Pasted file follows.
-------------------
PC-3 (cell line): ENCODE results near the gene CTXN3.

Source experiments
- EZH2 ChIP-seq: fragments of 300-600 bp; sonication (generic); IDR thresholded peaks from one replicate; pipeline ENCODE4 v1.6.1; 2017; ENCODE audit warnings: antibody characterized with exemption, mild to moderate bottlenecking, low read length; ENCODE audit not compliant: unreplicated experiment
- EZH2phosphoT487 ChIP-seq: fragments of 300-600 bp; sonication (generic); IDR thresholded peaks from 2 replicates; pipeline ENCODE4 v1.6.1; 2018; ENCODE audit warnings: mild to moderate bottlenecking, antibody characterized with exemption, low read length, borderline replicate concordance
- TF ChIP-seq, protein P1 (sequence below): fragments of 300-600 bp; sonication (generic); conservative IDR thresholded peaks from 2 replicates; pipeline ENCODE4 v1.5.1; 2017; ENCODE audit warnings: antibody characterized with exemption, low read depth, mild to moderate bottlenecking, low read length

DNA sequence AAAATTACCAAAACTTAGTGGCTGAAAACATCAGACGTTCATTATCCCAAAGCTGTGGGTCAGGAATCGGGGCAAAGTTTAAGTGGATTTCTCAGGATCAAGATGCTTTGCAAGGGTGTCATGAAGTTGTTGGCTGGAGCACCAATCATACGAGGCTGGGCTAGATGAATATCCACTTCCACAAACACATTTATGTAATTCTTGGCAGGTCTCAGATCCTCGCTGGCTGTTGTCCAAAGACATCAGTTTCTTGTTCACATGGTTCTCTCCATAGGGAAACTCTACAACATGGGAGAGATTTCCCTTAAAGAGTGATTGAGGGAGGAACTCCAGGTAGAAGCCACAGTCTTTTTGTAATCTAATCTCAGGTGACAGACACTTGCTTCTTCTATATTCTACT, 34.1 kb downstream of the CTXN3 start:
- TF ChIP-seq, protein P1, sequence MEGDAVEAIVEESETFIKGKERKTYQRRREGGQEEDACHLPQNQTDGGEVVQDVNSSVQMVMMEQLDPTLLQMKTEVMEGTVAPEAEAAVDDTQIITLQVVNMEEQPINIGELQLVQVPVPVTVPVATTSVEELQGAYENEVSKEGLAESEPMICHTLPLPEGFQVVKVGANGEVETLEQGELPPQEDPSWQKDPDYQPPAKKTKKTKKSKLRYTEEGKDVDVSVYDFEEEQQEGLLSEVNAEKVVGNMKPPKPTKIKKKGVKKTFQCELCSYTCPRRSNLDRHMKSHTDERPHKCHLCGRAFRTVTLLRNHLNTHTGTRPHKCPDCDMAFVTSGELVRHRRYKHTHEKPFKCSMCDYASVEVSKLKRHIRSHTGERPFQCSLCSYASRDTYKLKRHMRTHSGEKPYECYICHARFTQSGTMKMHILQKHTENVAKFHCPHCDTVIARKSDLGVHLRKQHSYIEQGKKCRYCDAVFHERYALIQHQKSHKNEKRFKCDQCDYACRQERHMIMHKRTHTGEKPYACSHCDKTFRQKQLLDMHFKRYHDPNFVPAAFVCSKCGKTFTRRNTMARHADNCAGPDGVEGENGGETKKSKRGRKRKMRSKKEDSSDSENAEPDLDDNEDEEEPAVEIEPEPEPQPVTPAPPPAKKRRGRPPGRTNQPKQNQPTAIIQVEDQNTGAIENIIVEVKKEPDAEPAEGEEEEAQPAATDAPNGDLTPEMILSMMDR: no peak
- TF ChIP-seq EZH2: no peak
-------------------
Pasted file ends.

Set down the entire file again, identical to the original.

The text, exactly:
PC-3 (cell line): ENCODE results near the gene CTXN3.

Source experiments
- EZH2 ChIP-seq: fragments of 300-600 bp; sonication (generic); IDR thresholded peaks from one replicate; pipeline ENCODE4 v1.6.1; 2017; ENCODE audit warnings: antibody characterized with exemption, mild to moderate bottlenecking, low read length; ENCODE audit not compliant: unreplicated experiment
- EZH2phosphoT487 ChIP-seq: fragments of 300-600 bp; sonication (generic); IDR thresholded peaks from 2 replicates; pipeline ENCODE4 v1.6.1; 2018; ENCODE audit warnings: mild to moderate bottlenecking, antibody characterized with exemption, low read length, borderline replicate concordance
- TF ChIP-seq, protein P1 (sequence below): fragments of 300-600 bp; sonication (generic); conservative IDR thresholded peaks from 2 replicates; pipeline ENCODE4 v1.5.1; 2017; ENCODE audit warnings: antibody characterized with exemption, low read depth, mild to moderate bottlenecking, low read length

DNA sequence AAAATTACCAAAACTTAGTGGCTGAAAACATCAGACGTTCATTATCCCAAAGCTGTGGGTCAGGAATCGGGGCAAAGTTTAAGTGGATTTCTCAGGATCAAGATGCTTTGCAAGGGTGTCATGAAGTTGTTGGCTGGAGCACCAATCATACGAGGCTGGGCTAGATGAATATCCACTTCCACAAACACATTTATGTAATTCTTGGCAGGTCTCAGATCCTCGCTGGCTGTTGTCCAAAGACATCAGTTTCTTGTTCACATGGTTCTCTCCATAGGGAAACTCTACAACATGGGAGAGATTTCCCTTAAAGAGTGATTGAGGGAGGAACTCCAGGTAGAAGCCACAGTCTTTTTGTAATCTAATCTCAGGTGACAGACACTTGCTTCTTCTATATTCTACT, 34.1 kb downstream of the CTXN3 start:
- TF ChIP-seq, protein P1, sequence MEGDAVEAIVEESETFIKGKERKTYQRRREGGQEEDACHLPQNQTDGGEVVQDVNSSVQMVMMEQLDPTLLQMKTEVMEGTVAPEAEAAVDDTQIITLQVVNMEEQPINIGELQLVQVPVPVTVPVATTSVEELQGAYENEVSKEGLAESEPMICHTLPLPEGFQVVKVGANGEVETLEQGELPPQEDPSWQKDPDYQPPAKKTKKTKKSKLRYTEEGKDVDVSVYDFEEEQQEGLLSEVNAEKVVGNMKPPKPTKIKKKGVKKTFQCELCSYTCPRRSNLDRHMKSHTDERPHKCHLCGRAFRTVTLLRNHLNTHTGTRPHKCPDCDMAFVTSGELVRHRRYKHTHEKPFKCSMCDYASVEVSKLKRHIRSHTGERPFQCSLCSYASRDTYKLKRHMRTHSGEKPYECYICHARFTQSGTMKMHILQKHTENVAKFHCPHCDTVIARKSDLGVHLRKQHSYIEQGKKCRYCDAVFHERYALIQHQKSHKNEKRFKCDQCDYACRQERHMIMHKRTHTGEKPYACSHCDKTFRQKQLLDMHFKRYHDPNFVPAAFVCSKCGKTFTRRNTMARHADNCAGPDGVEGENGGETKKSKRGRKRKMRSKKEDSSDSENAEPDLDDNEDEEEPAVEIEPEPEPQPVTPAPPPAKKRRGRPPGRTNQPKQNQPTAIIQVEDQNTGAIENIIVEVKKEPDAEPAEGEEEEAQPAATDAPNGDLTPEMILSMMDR: no peak
- TF ChIP-seq EZH2: no peak